RENEE MONTAGNE, Host:

This is MORNING EDITION from NPR News. I'm Renee Montagne.

STEVE INSKEEP, Host:

And I'm Steve Inskeep, good morning.

Stocks surged yesterday, almost as absurdly as they had fallen the day before. They rallied after the Federal Reserve guaranteed super-low interest rates through the middle of 2013. And stocks regained much of what was lost in Monday's huge plunge.

In a moment, we'll talk to a big investor about the wild market swings.

MONTAGNE: Let's talk, first, about the housing market, since, for most people, their biggest investment in their home. After Standard and Poor's downgraded U.S. credit, it then proceeded to downgrade the government-backed, mortgage lenders, Fannie Mae and Freddie Mac. All of which adds even more uncertainty about buying or selling a home right now.

From Chicago, NPR's David Schaper reports.

DAVID SCHAPER: Russell Zanca has quite the house he wants to sell.

RUSSELL ZANCA: You know, the wood's all original. This is all oak. Oak floor put in in 1949...

SCHAPER: The 47-year old anthropology professor has this three bedroom, one and a half bath vintage brick Georgian on the market. It's on a tree-lined street on Chicago's North Side. Quiet, except for the cicadas this time of year.

ZANCA: It's just a nice solid house.

SCHAPER: Zanca is selling because he is getting married and will soon move in to his fiancee's house. He says he's actually been thinking of selling for quite a while.

ZANCA: Well, really since 2008, I kept thinking, well, next year can't be worse than this year. And, you know, but once we decided that we were going to get married - which was more than a year ago - that's when we started talking about what do we do with the houses.

SCHAPER: So Zanca put the house on the market and has a buyer. He'll hopefully close in a month or so.

Still, the troubling financial news of the last several days is making him a little nervous.

ZANCA: Of course, I just started thinking, what is this going to mean. You know? And I did think, I'm glad that it looks like I have this contract and it looks like I'm getting rid of this thing now, you know, rather than hearing this and having just have - like have house on the market and not knowing if anyone was even going to come and see it.

SCHAPER: What worries Zanca more is what the housing market might be like a year from now, when he says he and his new wife plan to start looking for a bigger house.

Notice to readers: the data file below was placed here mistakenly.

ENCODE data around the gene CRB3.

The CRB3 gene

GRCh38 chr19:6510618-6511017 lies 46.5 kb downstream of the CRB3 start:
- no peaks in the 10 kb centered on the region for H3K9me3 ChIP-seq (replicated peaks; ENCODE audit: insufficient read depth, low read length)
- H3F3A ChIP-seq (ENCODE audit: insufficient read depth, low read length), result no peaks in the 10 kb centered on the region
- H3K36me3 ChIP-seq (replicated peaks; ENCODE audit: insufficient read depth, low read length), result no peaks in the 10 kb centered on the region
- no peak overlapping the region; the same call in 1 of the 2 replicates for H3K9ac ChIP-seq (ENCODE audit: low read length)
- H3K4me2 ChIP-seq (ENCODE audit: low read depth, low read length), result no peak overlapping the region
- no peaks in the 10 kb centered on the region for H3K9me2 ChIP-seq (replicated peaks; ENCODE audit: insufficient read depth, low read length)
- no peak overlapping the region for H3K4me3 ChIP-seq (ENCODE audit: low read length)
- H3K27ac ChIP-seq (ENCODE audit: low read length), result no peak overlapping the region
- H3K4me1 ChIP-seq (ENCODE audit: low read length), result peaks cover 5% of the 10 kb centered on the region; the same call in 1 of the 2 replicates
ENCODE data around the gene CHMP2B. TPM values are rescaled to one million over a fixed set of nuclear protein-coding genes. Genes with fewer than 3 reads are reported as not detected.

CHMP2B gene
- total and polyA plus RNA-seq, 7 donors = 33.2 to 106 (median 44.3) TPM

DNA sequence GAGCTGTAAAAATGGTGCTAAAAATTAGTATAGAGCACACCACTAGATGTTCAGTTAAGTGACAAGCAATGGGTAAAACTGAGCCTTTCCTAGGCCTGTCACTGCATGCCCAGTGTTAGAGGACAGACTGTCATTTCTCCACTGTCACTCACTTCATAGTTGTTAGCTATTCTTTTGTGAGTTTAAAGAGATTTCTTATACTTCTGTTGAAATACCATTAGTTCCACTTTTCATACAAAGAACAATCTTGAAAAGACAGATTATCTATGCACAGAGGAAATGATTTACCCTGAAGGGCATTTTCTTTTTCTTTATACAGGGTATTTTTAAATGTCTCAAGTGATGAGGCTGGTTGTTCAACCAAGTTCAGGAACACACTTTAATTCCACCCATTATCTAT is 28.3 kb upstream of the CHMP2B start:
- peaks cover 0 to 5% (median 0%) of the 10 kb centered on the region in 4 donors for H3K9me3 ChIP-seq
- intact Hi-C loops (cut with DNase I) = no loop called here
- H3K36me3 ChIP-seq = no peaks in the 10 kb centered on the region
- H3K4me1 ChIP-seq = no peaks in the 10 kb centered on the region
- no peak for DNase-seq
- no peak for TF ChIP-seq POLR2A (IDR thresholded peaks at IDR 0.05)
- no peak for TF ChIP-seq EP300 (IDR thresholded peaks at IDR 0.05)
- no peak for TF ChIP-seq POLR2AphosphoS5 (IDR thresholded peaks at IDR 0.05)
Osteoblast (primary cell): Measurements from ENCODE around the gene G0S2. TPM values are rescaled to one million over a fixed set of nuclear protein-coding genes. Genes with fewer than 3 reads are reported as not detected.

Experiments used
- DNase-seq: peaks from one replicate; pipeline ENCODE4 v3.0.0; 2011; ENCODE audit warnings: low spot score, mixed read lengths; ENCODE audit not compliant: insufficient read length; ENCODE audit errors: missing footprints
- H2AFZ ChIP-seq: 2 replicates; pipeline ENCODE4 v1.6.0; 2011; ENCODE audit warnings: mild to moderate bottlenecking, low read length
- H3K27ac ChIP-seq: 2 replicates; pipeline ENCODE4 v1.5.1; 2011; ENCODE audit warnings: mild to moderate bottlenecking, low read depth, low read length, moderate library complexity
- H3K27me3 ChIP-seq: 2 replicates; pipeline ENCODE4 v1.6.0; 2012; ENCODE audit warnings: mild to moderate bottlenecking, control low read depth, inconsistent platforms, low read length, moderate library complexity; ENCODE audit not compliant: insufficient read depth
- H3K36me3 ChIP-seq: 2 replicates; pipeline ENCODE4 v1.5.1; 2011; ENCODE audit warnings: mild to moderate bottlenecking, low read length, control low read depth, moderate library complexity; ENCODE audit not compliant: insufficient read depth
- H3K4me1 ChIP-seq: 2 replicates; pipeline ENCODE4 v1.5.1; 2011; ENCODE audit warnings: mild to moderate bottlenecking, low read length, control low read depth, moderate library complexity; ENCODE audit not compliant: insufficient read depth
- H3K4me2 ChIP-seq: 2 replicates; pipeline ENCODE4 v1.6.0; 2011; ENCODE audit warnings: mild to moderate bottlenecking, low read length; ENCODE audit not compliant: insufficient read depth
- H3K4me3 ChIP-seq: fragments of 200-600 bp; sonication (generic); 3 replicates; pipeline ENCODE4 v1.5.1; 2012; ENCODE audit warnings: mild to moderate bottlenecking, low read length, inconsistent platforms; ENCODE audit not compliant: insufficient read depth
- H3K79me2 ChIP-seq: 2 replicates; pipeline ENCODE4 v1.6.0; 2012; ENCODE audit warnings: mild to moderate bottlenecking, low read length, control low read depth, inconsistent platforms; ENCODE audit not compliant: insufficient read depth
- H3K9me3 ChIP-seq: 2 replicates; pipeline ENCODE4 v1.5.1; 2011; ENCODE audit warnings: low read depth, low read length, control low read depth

F: It has actually pushed interest rates lower and they were already at nearly historic lows.

So does that make it a good time to buy?

RON HADDAD: Absolutely. Absolutely.

SCHAPER: Ron Haddad is a senior mortgage banker with Baird and Warner Financial Services in Chicago.

HADDAD: The affordability for the cost of ownership is at an all-time low. Now, interest rates are so low, the prices with a lot of the properties in our area, are absolutely at amazing levels. It makes sense to buy.

SCHAPER: The president of the Chicago Association of Realtors, Mabel Guzman, agrees. But...

MABEL GUZMAN: For the person on the street it's about jobs. So if they have job security, they're going to make that long-term investment into real estate. If they don't and they feel, well, I feel the trend is changing, I could be downsized, I'm not seeing a lot of growth in my sector that I work in, I'm going to make short-term decision - I'm going to continue to rent until I feel things have turned around.

SCHAPER: Guzman says that even buyers who are in a good position right now, and sellers for that matter, might find the frenetic pace of financial news, lately, and the huge volatility in the markets to be too much.

GUZMAN: They're overwhelmed. Their head is exploding and unfortunately there are dollar signs coming out of it.

SCHAPER: Real estate experts and economists say it is really still too soon to tell if the financial news of the last week or so will have any long-term impact on the housing market. But to be sure, it wasn't great to begin with and is still struggling to recover from the last housing crisis and it doesn't need another.

David Schaper NPR News, Chicago.

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